Auxiliary Dipmeter Presentations

Dipmeter computation data are displayed graphically and in tabular form in many different formats, to facilitate interpretation. The standard output consists of a raw data plot, arrow plot, and numerical listings, many of which have been shown earlier in the discussion of tool and program theory. The balance are optional at extra cost. They are usually run only after evaluation of the standard output.

Stick Diagrams
The cross section plot or stick diagram, is a two dimensional cross section representing the dipping bedding planes at a pre-selected azimuth. It shows the apparent dip of each bedding plane as it would cross the borehole at the specified cross section azimuth. A common use is to establish the dip expected between a well with computed dipmeter information and a projected well close to the original well, or between two wells.

Stick diagram in steep regional dip - gamma ray (not shown) was used to aid correlation

This allows the person using the plot to estimate the depth to particular horizons in the new well. Another use is in correlating formations from one well to another when both have dipmeter data. The ability to compute a stick diagram with apparent dip along any defined azimuth makes it easy to project formation tops from one well to another. The direction of the stick plot can also be presented parallel and/or perpendicular to a seismic line and the apparent dips compared with the dips observed on the seismic line.

Cylindrical plot in complex cross bedding

Cylindrical Plots
The cylindrical plot is a two-dimensional presentation that has the appearance of the borehole split along the south axis. When placed in a transparent cylinder, the bedding planes appear as they would in an oriented core.

The cylindrical plot is especially useful for locating the position of faults or major unconformities where these are reflected by a change in dip direction or magnitude. The STRATIM and DIPVUE images described earlier offer the same advantages.

Schmidt Plots
The modified Schmidt diagram is used to determine structural dip when it is hard to find from the rrow plot. The paper is polar with North at the top. Dip magnitudes are represented by concentric circles. The plot is divided into cells at 1 degree magnitude and 10 degree azimuth; the dots are plotted for all dips computed. In some cells there may be no dots; in others, one dot; in still others, two or more dots. The plot can be generated by hand or by computer.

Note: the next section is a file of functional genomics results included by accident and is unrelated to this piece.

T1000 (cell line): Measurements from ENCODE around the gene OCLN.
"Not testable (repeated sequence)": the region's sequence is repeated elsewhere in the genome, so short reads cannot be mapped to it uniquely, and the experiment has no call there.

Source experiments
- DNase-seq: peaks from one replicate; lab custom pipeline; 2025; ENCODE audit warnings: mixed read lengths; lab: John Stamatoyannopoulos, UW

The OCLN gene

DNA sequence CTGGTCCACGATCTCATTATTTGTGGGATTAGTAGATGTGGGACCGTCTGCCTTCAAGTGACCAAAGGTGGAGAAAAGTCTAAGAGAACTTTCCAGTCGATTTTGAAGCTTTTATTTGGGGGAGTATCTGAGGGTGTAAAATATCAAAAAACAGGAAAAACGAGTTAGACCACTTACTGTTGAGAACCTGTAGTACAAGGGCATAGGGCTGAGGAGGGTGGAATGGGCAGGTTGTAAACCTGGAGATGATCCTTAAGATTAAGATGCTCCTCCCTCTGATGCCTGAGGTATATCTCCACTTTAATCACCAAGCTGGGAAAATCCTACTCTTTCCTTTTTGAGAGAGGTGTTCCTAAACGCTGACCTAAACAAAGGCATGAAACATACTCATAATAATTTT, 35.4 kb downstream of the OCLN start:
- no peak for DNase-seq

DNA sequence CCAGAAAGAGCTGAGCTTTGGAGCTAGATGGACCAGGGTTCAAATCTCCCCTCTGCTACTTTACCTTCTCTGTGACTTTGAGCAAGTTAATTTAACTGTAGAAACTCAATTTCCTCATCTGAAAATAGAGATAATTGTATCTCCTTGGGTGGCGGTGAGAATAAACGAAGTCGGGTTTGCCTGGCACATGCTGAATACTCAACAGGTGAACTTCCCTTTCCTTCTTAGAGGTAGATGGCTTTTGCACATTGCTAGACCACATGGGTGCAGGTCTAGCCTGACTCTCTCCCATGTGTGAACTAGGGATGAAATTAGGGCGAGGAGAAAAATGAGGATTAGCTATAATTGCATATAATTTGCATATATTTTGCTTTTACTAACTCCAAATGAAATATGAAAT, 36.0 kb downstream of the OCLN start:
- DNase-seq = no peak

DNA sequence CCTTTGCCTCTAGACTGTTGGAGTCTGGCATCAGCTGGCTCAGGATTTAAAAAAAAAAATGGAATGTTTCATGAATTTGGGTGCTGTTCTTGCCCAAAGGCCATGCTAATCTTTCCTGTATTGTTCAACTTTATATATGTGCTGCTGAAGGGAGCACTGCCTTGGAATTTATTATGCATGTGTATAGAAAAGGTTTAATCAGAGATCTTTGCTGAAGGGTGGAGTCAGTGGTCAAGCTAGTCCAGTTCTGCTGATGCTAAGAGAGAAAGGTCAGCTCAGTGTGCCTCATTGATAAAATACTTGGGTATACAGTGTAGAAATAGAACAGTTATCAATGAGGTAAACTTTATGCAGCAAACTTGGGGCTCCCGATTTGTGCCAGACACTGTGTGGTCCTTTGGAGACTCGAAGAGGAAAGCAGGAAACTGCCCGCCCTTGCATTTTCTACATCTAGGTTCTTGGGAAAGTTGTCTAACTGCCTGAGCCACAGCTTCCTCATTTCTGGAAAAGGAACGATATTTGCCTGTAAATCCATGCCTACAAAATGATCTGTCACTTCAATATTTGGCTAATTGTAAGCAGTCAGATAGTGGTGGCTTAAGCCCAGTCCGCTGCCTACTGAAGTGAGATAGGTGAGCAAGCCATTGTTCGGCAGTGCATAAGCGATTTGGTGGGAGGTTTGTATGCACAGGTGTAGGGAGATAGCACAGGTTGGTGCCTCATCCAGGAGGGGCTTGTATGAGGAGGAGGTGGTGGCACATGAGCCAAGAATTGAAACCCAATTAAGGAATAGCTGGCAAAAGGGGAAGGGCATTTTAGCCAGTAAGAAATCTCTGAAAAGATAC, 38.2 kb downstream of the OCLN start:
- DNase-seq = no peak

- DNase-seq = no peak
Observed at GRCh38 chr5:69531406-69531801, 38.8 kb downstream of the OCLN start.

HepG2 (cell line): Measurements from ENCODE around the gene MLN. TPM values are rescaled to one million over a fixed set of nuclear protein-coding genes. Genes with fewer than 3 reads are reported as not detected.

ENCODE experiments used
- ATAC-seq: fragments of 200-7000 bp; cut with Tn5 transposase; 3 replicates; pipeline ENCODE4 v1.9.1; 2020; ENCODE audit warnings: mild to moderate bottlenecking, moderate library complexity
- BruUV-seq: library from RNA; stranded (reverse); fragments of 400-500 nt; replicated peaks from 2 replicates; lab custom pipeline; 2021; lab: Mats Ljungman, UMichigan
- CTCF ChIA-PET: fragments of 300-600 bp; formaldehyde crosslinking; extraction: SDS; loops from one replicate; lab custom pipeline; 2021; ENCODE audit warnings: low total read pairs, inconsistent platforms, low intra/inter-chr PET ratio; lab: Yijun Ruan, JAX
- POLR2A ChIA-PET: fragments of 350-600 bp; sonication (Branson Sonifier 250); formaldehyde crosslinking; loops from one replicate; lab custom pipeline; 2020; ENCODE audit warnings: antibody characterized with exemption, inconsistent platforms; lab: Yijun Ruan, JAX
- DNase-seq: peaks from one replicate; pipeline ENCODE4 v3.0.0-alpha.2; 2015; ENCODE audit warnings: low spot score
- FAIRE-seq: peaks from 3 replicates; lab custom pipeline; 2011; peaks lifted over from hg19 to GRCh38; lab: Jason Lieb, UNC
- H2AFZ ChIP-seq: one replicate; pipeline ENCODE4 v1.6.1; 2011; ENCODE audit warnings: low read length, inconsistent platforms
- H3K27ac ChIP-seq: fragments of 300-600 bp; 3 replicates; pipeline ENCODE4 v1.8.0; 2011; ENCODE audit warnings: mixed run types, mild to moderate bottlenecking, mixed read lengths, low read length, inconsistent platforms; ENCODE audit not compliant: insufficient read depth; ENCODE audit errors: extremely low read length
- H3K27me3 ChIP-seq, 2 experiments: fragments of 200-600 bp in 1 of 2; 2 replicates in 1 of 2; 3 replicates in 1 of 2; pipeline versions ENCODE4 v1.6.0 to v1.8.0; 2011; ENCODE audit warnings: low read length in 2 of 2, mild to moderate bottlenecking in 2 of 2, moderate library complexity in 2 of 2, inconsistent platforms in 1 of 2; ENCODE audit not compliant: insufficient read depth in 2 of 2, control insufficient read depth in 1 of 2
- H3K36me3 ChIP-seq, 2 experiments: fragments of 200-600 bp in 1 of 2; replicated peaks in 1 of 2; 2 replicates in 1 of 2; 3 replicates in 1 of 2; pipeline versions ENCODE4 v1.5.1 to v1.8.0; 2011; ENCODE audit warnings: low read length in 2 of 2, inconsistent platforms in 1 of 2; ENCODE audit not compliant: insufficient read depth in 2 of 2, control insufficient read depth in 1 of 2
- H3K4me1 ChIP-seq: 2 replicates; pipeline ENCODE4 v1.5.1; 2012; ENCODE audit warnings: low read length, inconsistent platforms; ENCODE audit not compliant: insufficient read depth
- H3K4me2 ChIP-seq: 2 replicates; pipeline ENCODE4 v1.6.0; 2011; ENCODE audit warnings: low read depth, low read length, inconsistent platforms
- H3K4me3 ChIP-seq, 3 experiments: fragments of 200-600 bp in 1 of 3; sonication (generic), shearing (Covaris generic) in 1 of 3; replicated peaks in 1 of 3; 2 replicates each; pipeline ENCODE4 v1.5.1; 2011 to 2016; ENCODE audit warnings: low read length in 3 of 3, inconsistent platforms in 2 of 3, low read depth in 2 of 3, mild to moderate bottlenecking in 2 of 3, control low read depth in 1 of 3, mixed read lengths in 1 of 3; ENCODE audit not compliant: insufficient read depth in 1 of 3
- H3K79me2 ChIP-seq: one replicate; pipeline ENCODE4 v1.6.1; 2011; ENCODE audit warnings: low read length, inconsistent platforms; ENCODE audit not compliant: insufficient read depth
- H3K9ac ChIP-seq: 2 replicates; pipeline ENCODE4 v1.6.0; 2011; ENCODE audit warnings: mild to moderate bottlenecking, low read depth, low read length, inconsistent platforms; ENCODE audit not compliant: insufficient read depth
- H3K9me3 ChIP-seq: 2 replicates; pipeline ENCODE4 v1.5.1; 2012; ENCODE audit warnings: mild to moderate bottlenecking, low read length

The dots will fall into distinctive groupings or patterns, which can be outlined by contour lines. Structural dip is an elongated pattern hugging the outer rim of the plot, possibly extending over a wide range of azimuths. The remaining dips (slope and current patterns) will plot in rough triangles with their apexes pointing toward the center of the plot.

Schmidt plot separates regional from stratigraphic dips

Azimuth Frequency Plots
Azimuth frequency plots, often called rose diagrams, are plotted on polar coordinate paper with north at the top and 10 degree azimuth increments. The length of each 10 degree segment is proportional to the number of dips in the interval having that azimuth range, with zero frequency at the center. The result will be little fans originating at the center which may be composed of structural dip and current patterns, often at right angles to each other.

There is no information in the azimuth frequency plot concerning the magnitude of dip. This information must come from other plots. Azimuth frequency diagrams are excellent tools for delineating bars, reefs, channels, and troughs. An illustrative example is shown below, along with a schematic diagram of the channel represented by the frequency plots.

Azimuth frequency plots (rose diagrams) show preferential sedimentation directions

This plot is is called a pattern azimuth frequency plot, because dips belonging to red and blue patterns (to be described later) are preserved and plotted separately. Blue patterns show direction of transport and red patterns show direction to the thicker sand. If plotted in black and white, as is the normal case, the lobes of the diagram are often still identifiable.

Rose diagrams on FMS Image Examiner

The arrow plot presented to the customer contains azimuth frequency plots generated for each 100 ft. interval or other regular interval as designated by the analyst. These plots are used for general information concerning the direction of dip for each interval of the computed analysis. Additional computer generated azimuth frequency plots can be run over specific zones which have a particular geologic significance.

These zones can be the upper and lower boundaries of a formation, the zone between two faults, the zone between a fault and an unconformity or any other breakdown which is indicated by knowledge of the local geology or interpretation of the dipmeter data itself. With the advent of interactive computer programs, decisions on what to plot can be made as processing and analysis take place. using the FMS Image Examiner program.

Regional Dip Removal Plots
If structural dip is greater than three or four degrees, it should be vectorally subtracted from the dips by the computer, leaving the absolute current and slope pattern dips. This provides better definition of stratigraphic dips. The effect can be quite dramatic, and some events may appear after dip subtraction that were not noticed before.

Regional dip removal changes the dip patterns, making sedimentary interpretation easier

All the above plots are available in a hands-on mode when using Schlumberger's Dipmeter Advisor, and most are available on the Atlas Wireline DIPVUE program.

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